Promoting the Ukrainian government’s position is yet another problem to be tackled, and this has a direct impact on FDI. One thing that has worked in 2015 has been face-to-face meetings with Ukraine-focused business groups abroad. “The Ukrainian-German Economic Forum meeting in Germany in October was supposed to be a gathering of friends, of companies that were already [active in] the Ukrainian market. We ended up with more than 700 participants, and that was limited only by the amount of space we had. Interest in Ukraine is very high, especially when companies can share their experience of being here,” says Mr Abromavicius. It was the largest such meeting in Germany focusing on a single country in the past 10 years.

Speech therapy

However, getting firm data about Ukraine has been a long-standing complaint in the business community, and this may help explain the attendance at meetings. This has led to questions over the Ukrainian government's apparent inability to communicate. 

Martin Nunn, a Ukraine expert and managing director of the Foley & Nunn international news agency, lays the blame squarely on a set of Soviet-era laws that he hopes will soon be replaced. Ukrainian law, being based on the Napoleonic code, requires permissions for things to be done. And while existing legislation includes, among others, 11 laws, five cabinet decrees, three international agreement signings, and a similar number of presidential orders, public communications is never defined as a function of the government. Thus, every government organ follows its own lead, there are no standards for hiring PR staff, and no vision or planning. “Government communication is essentially reactive”, says Mr Nunn.

“It gets worse,” he adds. “Legally, all government communication should still go through the Security Service of Ukraine, and none of it does, so technically every announcement from the government, every promotion, is illegal.”

A 'free' media

For the potential investor attempting to make sense of events in Ukraine and whether actual change is occurring, the problem is compounded by the politicisation of Ukraine’s media and the lack of media reform. While media is free, in the sense that it is free from government control, most general access sources are tied to political groups vying for influence but without the controls found in other countries. “Ukraine has no independent press council as the UK does, where media complaints are handled on a judicial basis and those flouting the council are found in contempt of court. As a result, the information that does get out is often skewed and there is currently no mechanism to stop it,” says Mr Nunn.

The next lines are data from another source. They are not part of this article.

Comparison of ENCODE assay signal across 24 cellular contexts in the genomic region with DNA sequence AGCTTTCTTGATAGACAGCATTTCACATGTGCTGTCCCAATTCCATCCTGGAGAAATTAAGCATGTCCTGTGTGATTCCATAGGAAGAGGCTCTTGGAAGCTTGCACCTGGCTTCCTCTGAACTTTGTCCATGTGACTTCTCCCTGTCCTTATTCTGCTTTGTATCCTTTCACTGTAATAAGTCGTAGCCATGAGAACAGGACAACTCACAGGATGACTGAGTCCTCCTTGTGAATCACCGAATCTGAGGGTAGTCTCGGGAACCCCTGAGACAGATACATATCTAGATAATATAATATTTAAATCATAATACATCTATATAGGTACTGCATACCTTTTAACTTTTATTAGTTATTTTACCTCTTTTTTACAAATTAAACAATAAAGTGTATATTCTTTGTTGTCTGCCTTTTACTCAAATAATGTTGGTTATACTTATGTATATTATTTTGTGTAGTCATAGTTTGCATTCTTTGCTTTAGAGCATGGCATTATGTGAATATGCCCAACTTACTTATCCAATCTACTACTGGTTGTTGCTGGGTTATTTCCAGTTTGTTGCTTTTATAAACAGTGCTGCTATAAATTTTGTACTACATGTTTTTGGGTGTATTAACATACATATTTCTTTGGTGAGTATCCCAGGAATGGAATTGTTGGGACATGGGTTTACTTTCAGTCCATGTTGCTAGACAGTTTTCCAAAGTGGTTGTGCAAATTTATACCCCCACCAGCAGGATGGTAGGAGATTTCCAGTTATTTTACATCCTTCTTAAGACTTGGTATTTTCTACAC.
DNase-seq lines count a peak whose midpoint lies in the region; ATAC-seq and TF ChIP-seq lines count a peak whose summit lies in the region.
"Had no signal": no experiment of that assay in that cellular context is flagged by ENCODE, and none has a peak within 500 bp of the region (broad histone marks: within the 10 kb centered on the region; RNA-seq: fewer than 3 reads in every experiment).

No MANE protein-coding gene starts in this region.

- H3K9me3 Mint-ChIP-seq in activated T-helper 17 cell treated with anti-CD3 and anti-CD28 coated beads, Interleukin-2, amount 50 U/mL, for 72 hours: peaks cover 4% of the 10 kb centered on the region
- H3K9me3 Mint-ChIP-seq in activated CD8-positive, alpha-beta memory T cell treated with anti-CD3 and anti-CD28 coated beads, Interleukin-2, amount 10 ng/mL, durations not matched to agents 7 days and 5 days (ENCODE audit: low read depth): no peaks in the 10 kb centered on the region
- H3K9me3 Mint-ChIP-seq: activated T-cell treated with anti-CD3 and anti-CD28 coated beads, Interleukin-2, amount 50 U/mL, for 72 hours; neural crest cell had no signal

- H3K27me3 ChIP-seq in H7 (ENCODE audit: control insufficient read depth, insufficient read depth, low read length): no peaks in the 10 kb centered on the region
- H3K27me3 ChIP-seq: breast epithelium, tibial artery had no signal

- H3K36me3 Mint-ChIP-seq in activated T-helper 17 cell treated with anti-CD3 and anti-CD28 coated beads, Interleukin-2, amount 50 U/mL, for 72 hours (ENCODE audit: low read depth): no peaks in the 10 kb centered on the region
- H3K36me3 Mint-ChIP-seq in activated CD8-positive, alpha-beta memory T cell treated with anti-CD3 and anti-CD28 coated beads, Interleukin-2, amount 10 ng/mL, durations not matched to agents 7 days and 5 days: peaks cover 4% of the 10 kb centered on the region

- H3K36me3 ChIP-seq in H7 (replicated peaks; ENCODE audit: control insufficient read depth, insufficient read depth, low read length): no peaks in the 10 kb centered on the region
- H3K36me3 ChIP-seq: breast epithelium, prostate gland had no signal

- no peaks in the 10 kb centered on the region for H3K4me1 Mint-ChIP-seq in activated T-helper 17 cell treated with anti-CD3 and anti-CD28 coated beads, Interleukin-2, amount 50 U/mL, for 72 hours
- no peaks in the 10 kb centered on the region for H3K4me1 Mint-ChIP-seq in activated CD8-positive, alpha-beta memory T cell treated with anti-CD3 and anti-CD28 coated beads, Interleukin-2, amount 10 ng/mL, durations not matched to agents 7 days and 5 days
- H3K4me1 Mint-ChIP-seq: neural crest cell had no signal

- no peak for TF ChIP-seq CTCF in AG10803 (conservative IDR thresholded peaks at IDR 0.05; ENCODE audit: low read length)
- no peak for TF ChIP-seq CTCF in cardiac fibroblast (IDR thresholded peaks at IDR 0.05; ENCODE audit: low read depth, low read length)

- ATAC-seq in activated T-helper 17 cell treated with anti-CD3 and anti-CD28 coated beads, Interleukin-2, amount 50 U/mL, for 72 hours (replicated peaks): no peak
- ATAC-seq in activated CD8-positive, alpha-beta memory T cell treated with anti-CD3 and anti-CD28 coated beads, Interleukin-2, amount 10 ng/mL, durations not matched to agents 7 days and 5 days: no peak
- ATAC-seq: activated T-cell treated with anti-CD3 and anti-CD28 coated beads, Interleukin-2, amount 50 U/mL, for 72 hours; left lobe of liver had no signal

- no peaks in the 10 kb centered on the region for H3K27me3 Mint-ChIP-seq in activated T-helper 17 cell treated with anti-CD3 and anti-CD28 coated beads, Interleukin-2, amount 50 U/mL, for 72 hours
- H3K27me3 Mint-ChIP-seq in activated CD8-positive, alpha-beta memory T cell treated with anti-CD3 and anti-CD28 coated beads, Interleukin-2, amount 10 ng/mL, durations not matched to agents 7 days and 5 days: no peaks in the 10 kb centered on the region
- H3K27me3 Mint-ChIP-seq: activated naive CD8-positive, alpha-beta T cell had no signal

As a result, progress against corruption often gets drowned out. The state oil producer Ukrnafta, for instance, went from a Hrv3bn loss in 2013 (about $400m) to a Hrv4.49bn surplus in 2014, largely by cutting out special privileges and corrupt schemes. This growth came despite the global fall in oil prices. But politically motivated press and non-existent information promotion have largely failed to capitalise on this example of concrete reform.

The effects of communications reform will have a long-lasting impact on the perceptions of investors. An early comprehensive reform roll-out is slated for education, with public and expert input and a public outreach effort, and all options are open at the moment. One consideration is to follow an Israeli example, where 500,000 school children are currently enrolled for instruction using 3G-connected tablets. Given that '3G-connected tablets' were a concession offered to foreign investors by the former regime in Ukraine, any agency putting this forward will need to communicate on an entirely different level if it wants to be taken seriously.